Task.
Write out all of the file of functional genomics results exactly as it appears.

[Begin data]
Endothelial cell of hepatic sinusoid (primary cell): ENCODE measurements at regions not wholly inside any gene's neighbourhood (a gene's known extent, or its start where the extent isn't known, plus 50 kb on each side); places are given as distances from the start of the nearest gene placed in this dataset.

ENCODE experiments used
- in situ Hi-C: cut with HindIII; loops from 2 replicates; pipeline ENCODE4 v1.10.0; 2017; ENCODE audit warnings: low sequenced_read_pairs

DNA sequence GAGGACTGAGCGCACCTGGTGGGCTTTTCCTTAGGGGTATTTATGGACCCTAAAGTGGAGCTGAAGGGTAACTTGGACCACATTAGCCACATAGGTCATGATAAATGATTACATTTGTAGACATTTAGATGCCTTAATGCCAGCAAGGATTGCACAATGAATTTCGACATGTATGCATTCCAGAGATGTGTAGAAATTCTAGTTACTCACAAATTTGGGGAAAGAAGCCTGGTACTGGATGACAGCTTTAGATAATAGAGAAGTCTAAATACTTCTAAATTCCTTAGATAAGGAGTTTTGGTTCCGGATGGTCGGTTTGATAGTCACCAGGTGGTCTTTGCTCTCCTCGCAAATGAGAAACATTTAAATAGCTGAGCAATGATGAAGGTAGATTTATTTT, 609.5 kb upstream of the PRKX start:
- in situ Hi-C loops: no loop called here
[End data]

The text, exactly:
Endothelial cell of hepatic sinusoid (primary cell): ENCODE measurements at regions not wholly inside any gene's neighbourhood (a gene's known extent, or its start where the extent isn't known, plus 50 kb on each side); places are given as distances from the start of the nearest gene placed in this dataset.

ENCODE experiments used
- in situ Hi-C: cut with HindIII; loops from 2 replicates; pipeline ENCODE4 v1.10.0; 2017; ENCODE audit warnings: low sequenced_read_pairs

DNA sequence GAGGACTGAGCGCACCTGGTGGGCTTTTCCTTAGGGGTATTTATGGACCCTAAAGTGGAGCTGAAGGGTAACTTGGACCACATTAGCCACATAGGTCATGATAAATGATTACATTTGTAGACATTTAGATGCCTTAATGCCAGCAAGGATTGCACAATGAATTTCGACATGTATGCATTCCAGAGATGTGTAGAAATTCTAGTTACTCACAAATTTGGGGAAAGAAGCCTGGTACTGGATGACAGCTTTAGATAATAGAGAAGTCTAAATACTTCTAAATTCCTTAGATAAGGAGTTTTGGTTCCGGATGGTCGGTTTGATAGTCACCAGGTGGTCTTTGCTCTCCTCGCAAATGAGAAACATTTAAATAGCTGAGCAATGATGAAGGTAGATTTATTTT, 609.5 kb upstream of the PRKX start:
- in situ Hi-C loops: no loop called here